Drowning in generosity
China has the power to make or break drought downstream, but is its water diplomacy on the Mekong giving it too much control over Thailand and its neighbours?
‘Again?” Chai Tamuen, 42, thought when he saw Mekong water rising at the riverbank of Chiang Khan district in Loei eight days ago.
Overnight, water had engulfed the sandy shore of Kaeng Khut Khu, a tourist spot popular for swimming and recreation, leaving stalls stranded on an “island” now surrounded by water.
As a vendor, Mr Chai was forced to leave his kiosk four days later when water submerged half of the island.
“This is not the first time that the bank has been flooded in dry season. It’s happened like this for the last five years,” he said.
“We can’t predict water. Our income has not been stable since Chinese dams have taken control over the water upstream.”
China announced on March 14 it would discharge a massive quantity of water from one of its dams, claiming it would help communities in the Mekong region facing severe drought.
It’s the first time that China has officially informed downstream countries about its water discharge even though 20 years have elapsed since the first of their six dams on the Mekong started operating.
China was praised by Thai leaders for its generosity.
But for Mr Chai and his vendor friends, the announcement created little excitement. The river shore flooded just like in other years when China released water without giving any notification.
Many Thai communities located along the Mekong believed this year’s announcement is simply to curry diplomatic favour with countries who rely on the river.
FRIENDS IN NEED
On March 14, an official from the Chinese Embassy visited the Ministry of Foreign Affairs to inform them China will release water from the Jinghong hydropower station in Yunnan province from March 15 to April 10 to relieve downstream drought.
About 2,000 cubic metres (two megalitres) of water would be discharged every second, double the normal rate. The MFA quoted China as saying the Mekong sub-region countries faced their lowest water levels in 100 years.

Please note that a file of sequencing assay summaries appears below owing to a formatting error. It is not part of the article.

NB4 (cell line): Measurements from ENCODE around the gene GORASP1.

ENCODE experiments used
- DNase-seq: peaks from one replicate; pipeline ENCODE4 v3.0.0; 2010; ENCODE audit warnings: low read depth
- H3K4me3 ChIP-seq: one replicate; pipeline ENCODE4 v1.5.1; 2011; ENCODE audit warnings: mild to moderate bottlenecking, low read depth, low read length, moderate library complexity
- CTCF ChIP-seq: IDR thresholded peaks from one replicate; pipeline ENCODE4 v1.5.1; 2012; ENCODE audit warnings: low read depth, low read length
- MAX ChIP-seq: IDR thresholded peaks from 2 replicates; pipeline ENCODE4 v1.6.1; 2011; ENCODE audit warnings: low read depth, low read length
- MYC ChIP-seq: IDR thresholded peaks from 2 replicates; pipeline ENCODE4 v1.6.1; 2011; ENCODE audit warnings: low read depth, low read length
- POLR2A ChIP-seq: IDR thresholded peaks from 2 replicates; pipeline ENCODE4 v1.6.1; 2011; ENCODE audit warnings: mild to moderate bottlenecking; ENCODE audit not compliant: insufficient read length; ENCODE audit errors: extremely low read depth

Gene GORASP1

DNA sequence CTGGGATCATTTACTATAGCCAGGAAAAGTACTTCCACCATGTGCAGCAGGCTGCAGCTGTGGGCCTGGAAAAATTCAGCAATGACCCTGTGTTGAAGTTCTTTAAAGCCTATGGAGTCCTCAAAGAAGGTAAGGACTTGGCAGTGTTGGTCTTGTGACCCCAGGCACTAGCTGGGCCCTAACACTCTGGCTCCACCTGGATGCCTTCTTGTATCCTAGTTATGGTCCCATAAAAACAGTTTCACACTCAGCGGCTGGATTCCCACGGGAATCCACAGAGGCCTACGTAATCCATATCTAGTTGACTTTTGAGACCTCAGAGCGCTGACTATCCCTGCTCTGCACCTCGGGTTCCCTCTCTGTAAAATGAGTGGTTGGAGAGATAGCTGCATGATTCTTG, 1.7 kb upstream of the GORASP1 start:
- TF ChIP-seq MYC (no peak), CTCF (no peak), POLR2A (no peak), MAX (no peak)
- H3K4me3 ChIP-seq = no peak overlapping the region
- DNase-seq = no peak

Yunnan is facing a similar problem. The water level in the Lancang River, upstream from the Mekong, has declined 20% this year and is at its lowest in 90 years.
Despite Chinese territory covering a fifth of the Mekong it has used only 4% of the water from the Lancang. China claims that its dams enhance water management and allow water to be fed to downstream countries.
“China and the Mekong River countries … are friendly neighbours. People living along the Lancang-Mekong River are nourished by the same river,” China’s Foreign Ministry spokesperson Lu Kang said earlier this month.
“It goes without saying that friends should help each other when help is needed.
“The Chinese government decided to surmount the difficulties it faces and do its utmost to help those countries cope with the drought.”
Vietnam is facing its worst drought since 1926, with the country’s main rice-growing region facing water shortages and saline intrusion.
State media quoted a government report as saying some 575,000 people were short of fresh water, with damage to some 180,000 hectares of paddy fields.
Thai Prime Minister Gen Prayut Chan-o-cha said China’s release of the extra water was the result of the good relationship between the two countries.
The Royal Irrigation Department said China’s water discharge will help Thais pump water from the Mekong River to help northeastern farmers.
Mr Chai is less convinced about China’s generous gesture.
In the past he was occasionally informed by his friends about water discharges from Chinese dams. They usually received the information second-hand from transport vessels shipping goods from the lower Mekong to China.
“None of the Thai leaders have raised the problem about water flow changes to China seriously,” said Mr Chai, who has protested against the building of Chinese dams for a decade.
“Damage has already been done to the river and local livelihoods. It’s not fair to say that China has been generous to us this year.”
Water levels in the Mekong rise and fall naturally during the rainy and dry seasons.
But Mr Chai said after the six Chinese dams were built upstream, the water levels have changed far more rapidly in the same season.
Chiang Khan residents have become accustomed to the natural changes in the water level over the years and are used to quickly packing up and removing their stalls.
“If China didn’t make the announcement, it wouldn’t be considered politic," said Montree Chantawong from Towards Ecological Recovery and Regional Alliance, which has monitored Chinese hydropower plant projects over the past two decades. "But it did, and it is politic just to build up a good image and reduce pressure from Mekong countries downstream.”